Some 40,000 troops are battling the drug gangs nationwide
A reward of $2m (£1.37m) each will be paid to informers who help arrest Mexico's 24 most-wanted drug gang chiefs, the attorney general has said.
Correspondents say the most-wanted list is a public challenge to the cartels.
Some 8,000 people have died in the past two years, as drug gangs fight for territory amid government crackdowns.
US and Mexican agencies are increasing their co-operation as the gang violence spills over the border, where kidnaps and killings are on the rise.
The reward offer comes two days before a trip to Mexico by US Secretary of State Hillary Clinton, and a month before President Barack Obama is due to visit.
On Tuesday, the Obama administration announced plans to deploy more agents and equipment along the border with Mexico to tackle the increase in drug-trafficking and related violence.
The BBC's Stephen Gibbs in Mexico City says that with some evidence that drug violence is crossing the border, both governments have been are under pressure to find a more co-ordinated policy to undermine the immensely powerful Mexican cartels.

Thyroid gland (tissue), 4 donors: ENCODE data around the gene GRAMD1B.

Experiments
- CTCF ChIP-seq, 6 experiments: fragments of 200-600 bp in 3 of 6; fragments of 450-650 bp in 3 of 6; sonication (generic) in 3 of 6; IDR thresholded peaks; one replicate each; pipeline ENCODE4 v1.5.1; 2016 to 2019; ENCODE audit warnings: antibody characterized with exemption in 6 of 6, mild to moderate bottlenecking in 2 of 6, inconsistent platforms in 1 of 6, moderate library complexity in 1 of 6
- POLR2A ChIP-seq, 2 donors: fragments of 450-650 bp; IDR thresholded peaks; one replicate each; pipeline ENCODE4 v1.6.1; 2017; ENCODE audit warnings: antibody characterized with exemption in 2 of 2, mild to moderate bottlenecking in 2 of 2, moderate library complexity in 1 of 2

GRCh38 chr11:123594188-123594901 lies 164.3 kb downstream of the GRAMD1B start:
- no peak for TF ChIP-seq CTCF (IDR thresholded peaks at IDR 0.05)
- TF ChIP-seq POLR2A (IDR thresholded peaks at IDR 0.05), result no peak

The BBC's Matthew Price reports from Juarez, Mexico, on the drug violence
The drug gangs have splintered into six main cartels, under pressure from law enforcement action on both sides of the border, according to the attorney general's office in Mexico.
For example, one gang once affiliated with the Sinaloa group under the Pacific cartel alliance was now listed as its own cartel the Beltran Leyva organisation.
Another gang, La Familia, which operates in central Mexico and was previously believed to answered to the Gulf cartel, is now listed as a separate group.
Among the men on the most-wanted list are the alleged head of the powerful Sinaloa cartel, Joaquin "El Chapo" or Shorty Guzman, who gained recent additional notoriety after being named by Forbes magazine as one of the world's billionaires.
Others on the most wanted list are the suspected heads of the La Familia and Los Zetas criminal groups.
Some of the men, such as Guzman and Ismael Zambada, allegedly of the Pacific cartel, are also targeted by separate $5m (£3.43m) bounties from the US government.
The Mexican announcement offers "up to 30m pesos ($2m) to whomever provides information that is useful, true and leads to the location and arrest" of the listed traffickers.
While Mexico has offered rewards for the capture of drug lords in the past, this is the first concerted offer for all the most-wanted cartel members at once.
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